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See a different side of Carole on Monday



Capitol Records initially made one of the biggest blunders in pop music history -- because in 1963, it turned down the Beatles.

The Liverpool foursome had been signed in 1962 by Parlophone, a label owned by British music conglomerate EMI, which not long before had purchased Capitol (a label co-founded by the great composer Johnny Mercer). Capitol executives were more comfortable with pop and jazz, and had begun making inroads into the Nashville country market; rock wasn't a high priority at the label, and British acts such as Cliff Richard or Marty Wilde traditionally had a poor track record in the States.

So with Capitol's disinterest, Parlophone let other U.S. labels acquire the rights to the Beatles' first recordings. The Chicago R&B label Vee Jay, which had just hit it big with the white pop group the Four Seasons, took a chance on the Beatles, issuing a 12-track version of their first British album, "Please Please Me." The song charted in a few isolated American markets during the spring of '63, but it wasn't until 1964 that the Beatles -- by now massive hitmakers in Britain -- achieved similar success across the pond. Vee Jay and a few other labels that had acquired rights to isolated singles made a lot of money, and while Capitol was doing well with the latest Beatles releases, the initial stuff was temporarily out of their control.

By the end of '64, Capitol reasserted their legal rights to all Parlophone Beatles product, and in March of '65 issued the album above -- essentially identical to the Vee Jay "Introducing The Beatles" -- calling it "The Early Beatles." Even though it contained no new material, it reached the top 50 on the U.S. album charts.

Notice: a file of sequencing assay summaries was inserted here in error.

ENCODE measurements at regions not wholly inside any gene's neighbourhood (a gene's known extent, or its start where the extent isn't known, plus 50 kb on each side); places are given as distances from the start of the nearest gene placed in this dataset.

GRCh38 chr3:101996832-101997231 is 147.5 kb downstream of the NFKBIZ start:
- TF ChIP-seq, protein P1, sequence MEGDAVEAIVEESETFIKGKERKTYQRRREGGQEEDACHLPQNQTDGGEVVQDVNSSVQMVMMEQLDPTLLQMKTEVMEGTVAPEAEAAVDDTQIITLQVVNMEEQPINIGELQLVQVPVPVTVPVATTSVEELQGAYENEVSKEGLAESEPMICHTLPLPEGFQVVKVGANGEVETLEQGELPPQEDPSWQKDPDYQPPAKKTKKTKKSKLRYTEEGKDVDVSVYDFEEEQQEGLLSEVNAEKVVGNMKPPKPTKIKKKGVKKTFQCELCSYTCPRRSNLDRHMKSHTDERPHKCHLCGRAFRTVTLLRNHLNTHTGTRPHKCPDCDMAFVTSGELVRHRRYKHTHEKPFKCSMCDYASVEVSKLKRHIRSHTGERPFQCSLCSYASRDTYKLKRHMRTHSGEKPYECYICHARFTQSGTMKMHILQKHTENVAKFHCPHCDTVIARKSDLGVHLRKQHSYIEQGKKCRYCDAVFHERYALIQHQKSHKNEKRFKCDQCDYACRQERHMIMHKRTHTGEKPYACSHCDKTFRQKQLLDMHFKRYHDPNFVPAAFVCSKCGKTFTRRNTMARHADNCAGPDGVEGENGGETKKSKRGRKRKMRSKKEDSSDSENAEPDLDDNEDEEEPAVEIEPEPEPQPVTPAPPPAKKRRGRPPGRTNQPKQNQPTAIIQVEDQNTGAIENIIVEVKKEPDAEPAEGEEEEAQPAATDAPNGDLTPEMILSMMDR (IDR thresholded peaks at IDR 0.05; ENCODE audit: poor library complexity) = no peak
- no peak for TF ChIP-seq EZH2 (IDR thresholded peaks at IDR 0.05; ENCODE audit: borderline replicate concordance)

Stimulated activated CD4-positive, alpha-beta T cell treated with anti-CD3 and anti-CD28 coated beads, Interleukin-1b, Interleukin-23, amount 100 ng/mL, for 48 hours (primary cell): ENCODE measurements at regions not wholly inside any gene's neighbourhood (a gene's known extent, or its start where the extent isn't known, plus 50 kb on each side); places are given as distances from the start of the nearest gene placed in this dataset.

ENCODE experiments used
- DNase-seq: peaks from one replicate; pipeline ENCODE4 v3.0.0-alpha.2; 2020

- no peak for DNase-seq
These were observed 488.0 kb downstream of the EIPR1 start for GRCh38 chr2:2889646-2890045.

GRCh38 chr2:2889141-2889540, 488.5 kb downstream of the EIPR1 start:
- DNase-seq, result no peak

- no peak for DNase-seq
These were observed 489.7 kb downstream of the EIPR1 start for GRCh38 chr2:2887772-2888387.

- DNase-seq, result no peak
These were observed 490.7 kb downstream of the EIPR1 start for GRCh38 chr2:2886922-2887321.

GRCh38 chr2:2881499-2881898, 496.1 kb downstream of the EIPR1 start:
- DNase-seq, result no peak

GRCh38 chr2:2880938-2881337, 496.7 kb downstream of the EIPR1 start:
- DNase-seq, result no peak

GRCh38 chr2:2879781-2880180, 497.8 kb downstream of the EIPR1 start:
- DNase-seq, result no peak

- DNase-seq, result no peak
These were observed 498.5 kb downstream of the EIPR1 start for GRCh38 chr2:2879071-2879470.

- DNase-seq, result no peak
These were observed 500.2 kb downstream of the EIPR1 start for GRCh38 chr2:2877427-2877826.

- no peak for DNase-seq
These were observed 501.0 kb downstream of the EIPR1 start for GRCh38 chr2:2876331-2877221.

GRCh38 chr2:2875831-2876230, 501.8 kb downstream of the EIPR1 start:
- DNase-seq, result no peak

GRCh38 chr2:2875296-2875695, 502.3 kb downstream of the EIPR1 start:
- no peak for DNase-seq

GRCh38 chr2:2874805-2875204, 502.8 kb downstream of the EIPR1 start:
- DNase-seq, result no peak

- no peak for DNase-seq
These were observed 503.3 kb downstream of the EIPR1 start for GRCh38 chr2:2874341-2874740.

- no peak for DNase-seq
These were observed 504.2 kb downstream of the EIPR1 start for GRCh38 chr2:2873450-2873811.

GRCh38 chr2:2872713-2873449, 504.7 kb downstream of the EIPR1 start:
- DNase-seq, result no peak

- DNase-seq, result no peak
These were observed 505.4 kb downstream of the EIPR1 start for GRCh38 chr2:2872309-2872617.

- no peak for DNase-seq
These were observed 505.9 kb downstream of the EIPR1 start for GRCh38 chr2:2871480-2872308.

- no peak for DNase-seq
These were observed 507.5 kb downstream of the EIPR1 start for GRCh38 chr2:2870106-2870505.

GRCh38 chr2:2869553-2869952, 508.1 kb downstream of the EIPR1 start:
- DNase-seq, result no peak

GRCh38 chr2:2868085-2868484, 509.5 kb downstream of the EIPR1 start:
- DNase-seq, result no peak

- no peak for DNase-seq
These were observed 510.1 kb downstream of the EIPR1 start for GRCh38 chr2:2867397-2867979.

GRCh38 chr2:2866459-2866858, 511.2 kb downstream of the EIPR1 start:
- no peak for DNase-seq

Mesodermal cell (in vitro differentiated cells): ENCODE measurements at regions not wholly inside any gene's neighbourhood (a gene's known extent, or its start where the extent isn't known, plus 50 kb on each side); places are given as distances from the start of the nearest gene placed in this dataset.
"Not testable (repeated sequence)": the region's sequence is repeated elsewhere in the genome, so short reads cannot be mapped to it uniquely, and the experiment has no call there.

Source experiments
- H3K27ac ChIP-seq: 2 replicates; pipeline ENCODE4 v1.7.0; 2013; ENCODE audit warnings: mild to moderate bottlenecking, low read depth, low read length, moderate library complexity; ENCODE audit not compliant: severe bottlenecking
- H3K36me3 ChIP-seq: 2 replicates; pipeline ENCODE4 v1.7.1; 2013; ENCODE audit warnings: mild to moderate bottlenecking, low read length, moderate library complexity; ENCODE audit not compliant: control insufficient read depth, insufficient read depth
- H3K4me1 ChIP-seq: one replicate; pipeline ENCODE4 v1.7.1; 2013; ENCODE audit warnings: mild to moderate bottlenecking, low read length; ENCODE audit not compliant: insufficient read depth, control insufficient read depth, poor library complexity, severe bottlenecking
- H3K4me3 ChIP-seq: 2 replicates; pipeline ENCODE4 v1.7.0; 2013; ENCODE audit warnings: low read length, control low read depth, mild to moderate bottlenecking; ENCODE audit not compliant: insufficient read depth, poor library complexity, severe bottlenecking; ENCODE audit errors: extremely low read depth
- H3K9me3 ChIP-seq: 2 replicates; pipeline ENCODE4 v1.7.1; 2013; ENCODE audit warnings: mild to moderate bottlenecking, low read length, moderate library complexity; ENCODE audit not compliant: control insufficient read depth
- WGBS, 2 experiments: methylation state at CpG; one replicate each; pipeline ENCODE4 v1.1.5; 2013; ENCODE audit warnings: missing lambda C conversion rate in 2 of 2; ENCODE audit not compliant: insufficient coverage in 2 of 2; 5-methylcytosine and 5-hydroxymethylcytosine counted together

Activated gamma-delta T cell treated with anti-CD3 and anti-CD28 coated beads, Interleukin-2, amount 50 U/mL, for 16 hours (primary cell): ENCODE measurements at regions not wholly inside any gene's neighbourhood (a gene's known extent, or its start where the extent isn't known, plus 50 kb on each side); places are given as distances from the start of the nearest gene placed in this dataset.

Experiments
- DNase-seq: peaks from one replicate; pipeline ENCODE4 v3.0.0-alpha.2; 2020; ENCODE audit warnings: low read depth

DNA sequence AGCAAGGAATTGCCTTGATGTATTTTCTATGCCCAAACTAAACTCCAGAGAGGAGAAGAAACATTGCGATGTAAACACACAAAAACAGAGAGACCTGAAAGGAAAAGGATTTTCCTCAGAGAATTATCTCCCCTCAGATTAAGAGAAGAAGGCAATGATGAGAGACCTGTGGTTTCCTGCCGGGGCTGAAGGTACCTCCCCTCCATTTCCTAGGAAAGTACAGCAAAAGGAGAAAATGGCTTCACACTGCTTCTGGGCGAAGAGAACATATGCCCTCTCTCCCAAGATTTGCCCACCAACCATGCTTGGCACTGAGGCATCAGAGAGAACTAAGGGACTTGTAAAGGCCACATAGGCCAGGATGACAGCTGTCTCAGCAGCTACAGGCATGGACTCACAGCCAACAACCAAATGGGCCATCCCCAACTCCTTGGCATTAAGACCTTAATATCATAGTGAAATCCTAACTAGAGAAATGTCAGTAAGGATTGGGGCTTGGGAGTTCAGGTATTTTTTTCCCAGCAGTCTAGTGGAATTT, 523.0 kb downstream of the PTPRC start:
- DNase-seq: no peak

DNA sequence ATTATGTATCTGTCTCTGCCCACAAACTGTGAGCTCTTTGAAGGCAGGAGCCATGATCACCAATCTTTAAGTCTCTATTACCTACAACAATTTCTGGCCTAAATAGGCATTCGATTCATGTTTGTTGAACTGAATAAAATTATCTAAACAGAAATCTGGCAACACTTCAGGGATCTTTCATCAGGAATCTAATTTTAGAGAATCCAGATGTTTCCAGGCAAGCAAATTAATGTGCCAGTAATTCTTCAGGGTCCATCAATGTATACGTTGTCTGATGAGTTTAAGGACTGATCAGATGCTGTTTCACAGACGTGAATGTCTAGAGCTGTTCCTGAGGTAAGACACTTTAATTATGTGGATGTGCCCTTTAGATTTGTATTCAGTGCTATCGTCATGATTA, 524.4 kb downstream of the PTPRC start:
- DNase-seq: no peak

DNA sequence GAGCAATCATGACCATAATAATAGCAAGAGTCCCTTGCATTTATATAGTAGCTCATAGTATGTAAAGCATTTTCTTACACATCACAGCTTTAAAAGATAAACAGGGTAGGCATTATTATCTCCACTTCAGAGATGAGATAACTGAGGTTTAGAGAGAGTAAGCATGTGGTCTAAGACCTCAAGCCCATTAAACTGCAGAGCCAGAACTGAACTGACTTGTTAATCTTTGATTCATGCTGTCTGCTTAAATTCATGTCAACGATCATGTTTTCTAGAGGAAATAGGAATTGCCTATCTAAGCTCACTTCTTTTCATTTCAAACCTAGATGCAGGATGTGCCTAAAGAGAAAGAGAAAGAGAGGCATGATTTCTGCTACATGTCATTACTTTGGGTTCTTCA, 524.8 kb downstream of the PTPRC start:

What's this have to do with Carole Lombard? Sort of an analogy. On Monday night, Turner Classic Movies in the U.S. is continuing to have Carole as its "Star Of The Month" -- and for many of her fans, this night is the highlight of the schedule. Because the focus is on the early Lombard; of these five films, the latest is from 1933, before "Twentieth Century" elevated Carole to a higher tier of stardom. A few of these movies have never been shown on TCM before, and have rarely been seen at all in recent years outside of repertory houses.

So this five-course dinner is going to be a treat for many of us. Here's what's on the menu (all times Eastern):



* 8 p.m. -- "The Eagle And The Hawk" (1933). It's rather curious that TCM kicks off a night dedicated to Lombard with a film in which she plays a rather minimal, but pivotal, role. (How small is the part? In the cast, Carole is labeled "The Beautiful Lady"; we never do learn her name.) In this tale of World War I, Lombard's character spends the night with an airman on leave, portrayed by Fredric March (four years before they teamed up for the comedy "Nothing Sacred"). That's about the extent of her contribution, but it's a good film nonetheless, adapted from a story by noted aviator John Monk Saunders, who was married to Fay Wray at the time. Cary Grant, Jack Oakie and Sir Guy Standing are also in the cast.